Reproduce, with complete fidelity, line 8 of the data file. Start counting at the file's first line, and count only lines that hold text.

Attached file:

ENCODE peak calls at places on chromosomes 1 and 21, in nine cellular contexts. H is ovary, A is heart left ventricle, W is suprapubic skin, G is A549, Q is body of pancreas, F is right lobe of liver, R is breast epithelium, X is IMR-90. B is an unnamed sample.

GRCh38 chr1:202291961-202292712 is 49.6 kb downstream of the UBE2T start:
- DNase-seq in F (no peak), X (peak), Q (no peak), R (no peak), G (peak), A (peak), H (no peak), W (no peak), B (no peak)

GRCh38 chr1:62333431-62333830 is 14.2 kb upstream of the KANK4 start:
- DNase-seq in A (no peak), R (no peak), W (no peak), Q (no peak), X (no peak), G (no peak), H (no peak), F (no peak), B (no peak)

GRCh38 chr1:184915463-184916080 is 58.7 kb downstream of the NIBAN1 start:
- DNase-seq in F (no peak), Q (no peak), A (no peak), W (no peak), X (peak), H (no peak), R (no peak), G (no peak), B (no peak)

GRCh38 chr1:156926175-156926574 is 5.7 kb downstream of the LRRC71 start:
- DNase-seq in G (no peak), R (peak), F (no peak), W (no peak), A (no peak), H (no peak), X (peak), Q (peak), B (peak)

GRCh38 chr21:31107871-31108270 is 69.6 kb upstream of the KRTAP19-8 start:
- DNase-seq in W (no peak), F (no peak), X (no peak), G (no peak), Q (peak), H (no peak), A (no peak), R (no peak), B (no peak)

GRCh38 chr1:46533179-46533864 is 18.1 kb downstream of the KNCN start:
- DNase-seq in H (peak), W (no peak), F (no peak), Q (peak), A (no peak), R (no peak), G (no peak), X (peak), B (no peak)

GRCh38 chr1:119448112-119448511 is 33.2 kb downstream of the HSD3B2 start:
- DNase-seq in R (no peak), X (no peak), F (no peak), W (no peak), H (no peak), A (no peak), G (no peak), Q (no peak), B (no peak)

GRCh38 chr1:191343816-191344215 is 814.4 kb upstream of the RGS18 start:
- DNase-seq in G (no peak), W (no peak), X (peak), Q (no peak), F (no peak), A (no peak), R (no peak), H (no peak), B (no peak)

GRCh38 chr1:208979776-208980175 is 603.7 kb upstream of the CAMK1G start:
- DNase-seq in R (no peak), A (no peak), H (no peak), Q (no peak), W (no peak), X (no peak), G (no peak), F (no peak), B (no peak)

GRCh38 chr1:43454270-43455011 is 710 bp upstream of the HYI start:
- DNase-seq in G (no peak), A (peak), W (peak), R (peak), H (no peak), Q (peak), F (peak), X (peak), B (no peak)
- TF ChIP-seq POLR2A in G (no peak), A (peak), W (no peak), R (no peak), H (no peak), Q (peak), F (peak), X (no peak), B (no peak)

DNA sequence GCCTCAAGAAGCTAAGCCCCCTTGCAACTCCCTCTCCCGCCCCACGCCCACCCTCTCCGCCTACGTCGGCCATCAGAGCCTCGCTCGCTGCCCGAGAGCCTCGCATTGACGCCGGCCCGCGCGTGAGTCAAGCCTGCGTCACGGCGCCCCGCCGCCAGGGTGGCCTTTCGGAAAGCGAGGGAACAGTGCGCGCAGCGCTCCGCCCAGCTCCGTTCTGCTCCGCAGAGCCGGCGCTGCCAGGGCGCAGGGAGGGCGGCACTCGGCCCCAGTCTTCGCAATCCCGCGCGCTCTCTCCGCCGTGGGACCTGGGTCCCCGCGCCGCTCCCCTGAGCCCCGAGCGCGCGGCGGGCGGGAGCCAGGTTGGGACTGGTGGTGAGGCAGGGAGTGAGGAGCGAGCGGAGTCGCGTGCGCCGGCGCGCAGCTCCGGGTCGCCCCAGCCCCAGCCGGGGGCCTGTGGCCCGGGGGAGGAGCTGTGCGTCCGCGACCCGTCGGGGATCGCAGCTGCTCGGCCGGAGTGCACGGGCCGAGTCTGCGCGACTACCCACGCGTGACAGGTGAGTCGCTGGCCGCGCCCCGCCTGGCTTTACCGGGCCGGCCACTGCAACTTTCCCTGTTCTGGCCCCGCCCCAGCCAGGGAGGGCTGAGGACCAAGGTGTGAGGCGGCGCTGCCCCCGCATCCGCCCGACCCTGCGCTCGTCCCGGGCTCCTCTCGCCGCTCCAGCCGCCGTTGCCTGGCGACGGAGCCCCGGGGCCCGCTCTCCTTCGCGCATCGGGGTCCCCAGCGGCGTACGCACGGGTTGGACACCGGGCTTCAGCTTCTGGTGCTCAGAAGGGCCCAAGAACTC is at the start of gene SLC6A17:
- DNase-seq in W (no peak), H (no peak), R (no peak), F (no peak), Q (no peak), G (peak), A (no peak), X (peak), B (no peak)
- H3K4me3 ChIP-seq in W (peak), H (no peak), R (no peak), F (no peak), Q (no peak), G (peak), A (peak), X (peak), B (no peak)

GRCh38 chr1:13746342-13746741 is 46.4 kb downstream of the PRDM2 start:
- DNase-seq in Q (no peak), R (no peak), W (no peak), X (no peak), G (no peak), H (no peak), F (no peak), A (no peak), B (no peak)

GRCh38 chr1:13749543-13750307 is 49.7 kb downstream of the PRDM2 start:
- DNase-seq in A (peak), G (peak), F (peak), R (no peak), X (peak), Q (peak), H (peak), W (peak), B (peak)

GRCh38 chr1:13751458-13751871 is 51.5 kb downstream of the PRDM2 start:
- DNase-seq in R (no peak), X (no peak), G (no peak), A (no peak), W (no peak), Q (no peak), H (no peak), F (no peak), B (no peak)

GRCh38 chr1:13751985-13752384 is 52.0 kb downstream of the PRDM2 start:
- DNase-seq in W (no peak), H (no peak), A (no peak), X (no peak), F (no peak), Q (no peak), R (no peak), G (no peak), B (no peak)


GRCh38 chr1:156926175-156926574 is 5.7 kb downstream of the LRRC71 start: